The patient remained hemodynamically stable after receiving a total of five units of packed red blood cells. A repeat contrast-enhanced CT abdomen and pelvis on postpartum day six showed a successful embolization of the left ovarian artery, and a persistent, large pelvic/retroperitoneal hematoma, without significant interval change in size. The patient was discharge home with a stable hemoglobin and hematocrit of 10.4 gm/dl and 31.4%. Five days after the discharge from hospital, the patient developed pulmonary embolism which was managed medically with rivaroxaban. She remained stable with the medical management of pulmonary embolism.


Postpartum retroperitoneal hematoma secondary to rupture of an ovarian vessel pseudo-aneurysm is a rare, life-threatening event [1]. Its incidence is speculative because of the rarity of the condition with only 18 previously reported cases occurring in the perinatal period [1]. The cases of retroperitoneal hemorrhage after vaginal delivery that have been reported in the literature include: uterine artery rupture on postpartum day three, right ovarian artery rupture on the second day after delivery and a splenic vein rupture on postpartum day one [2]. This is the first ever case reported of postpartum retroperitoneal hematoma secondary to rupture of left ovarian artery pseudo-aneurysm after an uncomplicated spontaneous vaginal delivery that was treated with CT-guided percutaneous embolization and was further complicated by pulmonary embolism.

Postpartum retroperitoneal hematoma is characterized by bleeding from the injury to branches of the internal iliac artery into the retroperitoneal space resulting in severe hemorrhage and immediate hemodynamic instability. The maternal mortality rate has been reported as 49% and perinatal mortality as 31%; however, the rate may be lower with the improvement of blood banking and surgical techniques [3].

The exact mechanism of rupture has not been established; however, there are several possible causes and associated factors cited in the literature. A pseudo-aneurysm is characterized by vessel dilatation and disruption of its wall leading to perivascular hematoma formation which may maintain communication with the parent vessel [4]. Causes of pseudo-aneurysm rupture during/after delivery include: traumatic delivery, use of anticoagulation, manual removal of the placenta or extension of a vaginal hematoma [2]. Hemodynamic and endocrine changes associated with pregnancy have been suggested to be contributing factors by causing alterations in the vessel wall, and forming new aneurysms or worsening existing aneurysms [5]. Blood volume increases in pregnancy, which may lead to increased mechanical forces on the vessel wall. In regards to the hormonal changes, the increased levels of estrogen and progesterone can influence arterial wall remodeling, which predisposes to formation of aneurysms [6]. Among all reported cases of rupture of ovarian artery aneurysm, 72% were associated with pregnancy and among these, 78% occurred in postpartum period. All of these patients were multigravida with the maternal age ranging between 23 to 39 years and rupture of the right side was more common [1].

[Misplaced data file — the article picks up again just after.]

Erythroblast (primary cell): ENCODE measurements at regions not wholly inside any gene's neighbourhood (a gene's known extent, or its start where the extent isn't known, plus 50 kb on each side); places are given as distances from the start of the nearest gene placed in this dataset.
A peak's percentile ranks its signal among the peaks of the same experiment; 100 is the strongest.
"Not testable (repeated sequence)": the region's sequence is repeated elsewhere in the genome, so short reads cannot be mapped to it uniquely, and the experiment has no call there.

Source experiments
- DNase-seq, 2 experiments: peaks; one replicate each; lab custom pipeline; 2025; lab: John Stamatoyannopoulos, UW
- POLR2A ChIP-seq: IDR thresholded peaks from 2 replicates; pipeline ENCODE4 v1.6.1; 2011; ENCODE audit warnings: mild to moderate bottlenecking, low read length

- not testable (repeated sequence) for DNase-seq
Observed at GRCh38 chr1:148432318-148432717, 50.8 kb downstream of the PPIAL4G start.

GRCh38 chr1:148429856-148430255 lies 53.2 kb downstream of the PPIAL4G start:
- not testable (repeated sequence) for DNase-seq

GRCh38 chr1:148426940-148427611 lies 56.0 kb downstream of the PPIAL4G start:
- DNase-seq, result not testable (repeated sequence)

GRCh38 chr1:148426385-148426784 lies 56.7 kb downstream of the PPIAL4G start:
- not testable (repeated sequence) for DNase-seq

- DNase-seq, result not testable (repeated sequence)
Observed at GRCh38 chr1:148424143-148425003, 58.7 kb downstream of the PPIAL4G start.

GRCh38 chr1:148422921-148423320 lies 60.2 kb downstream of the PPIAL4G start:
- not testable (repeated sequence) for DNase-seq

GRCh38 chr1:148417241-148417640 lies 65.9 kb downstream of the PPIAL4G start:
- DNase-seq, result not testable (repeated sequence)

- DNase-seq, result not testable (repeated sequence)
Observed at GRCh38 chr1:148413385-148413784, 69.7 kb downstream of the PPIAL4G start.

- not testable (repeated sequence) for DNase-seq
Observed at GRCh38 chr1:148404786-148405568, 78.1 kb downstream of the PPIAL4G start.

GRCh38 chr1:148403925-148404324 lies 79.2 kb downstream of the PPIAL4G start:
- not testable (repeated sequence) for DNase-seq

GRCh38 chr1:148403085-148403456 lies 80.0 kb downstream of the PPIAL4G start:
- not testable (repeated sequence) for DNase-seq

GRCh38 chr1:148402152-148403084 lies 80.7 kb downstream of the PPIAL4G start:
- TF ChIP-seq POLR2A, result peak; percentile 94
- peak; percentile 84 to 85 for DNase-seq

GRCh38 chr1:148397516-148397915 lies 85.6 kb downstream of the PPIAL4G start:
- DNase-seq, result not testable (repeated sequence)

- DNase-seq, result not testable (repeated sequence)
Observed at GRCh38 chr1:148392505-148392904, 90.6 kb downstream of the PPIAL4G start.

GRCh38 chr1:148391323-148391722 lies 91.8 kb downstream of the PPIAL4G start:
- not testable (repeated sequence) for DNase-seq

The diagnosis of retroperitoneal hematoma due to ruptured pseudo-aneurysm of an ovarian artery after normal delivery is often missed due to both the rarity of this condition and the fact that it usually presents with nonspecific signs and symptoms [7]. Although the presence of small hematomas may be asymptomatic, most large hematomas present with pain, mass effects and hemodynamic instability. The diagnosis should be considered in a patient with persistent and acute-onset, severe abdominal, back or pelvic pain accompanied with a sudden drop in hematocrit. Ultrasonography is the first-line diagnostic test to rule out intraperitoneal or intrauterine bleeding. However, contrast-enhanced CT scan of abdominal and pelvis is the best imaging technique which can effectively reveal the diagnosis and aid in the management [8].

Due to paucity of literature, the management guidelines are based on small cohort series or case reports. Fluid resuscitation, blood transfusion, correction of coagulopathy and intensive care monitoring are the mainstays of treatment. The definitive treatment of retroperitoneal hematomas is surgical intervention. However, for the hemodynamically stable patient, focus has recently shifted towards an endovascular approach by interventional radiology with percutaneous intra-arterial embolization or stent-grafting [8]. Diagnostic aortography can be used to localize an actively bleeding vessel by visualization of extravasation of contrast and treatment is performed by creating a mechanical obstruction by using an embolic agent such as gelatin foam [8]. Our patient was managed with transfusion of five units of packed red blood cells, serial hemoglobin and hematocrit measurements, and CT-guided percutaneous embolization of the left ovarian artery. Later on, she developed pulmonary embolism that was treated successfully with medical management. Possible factors in this case that could have contributed to pulmonary embolism might have been the large pelvic hematoma pressing on the pelvic vessels and stasis of blood in the hematoma.

Based on the presented case here, the diagnosis of retroperitoneal hematoma can be made by contrast-enhanced abdominal and pelvic CT and location can be identified by angiography. Even when the patient is hemodynamically unstable, close monitoring of the vital signs and serial measurements of laboratory parameters along with the percutaneous embolization of the identified vessel can be used as a management option.


We want to thank the patient for giving us the permission to write this case report and also Dr. Shafali Dumeer, MD for providing us the images of the patient.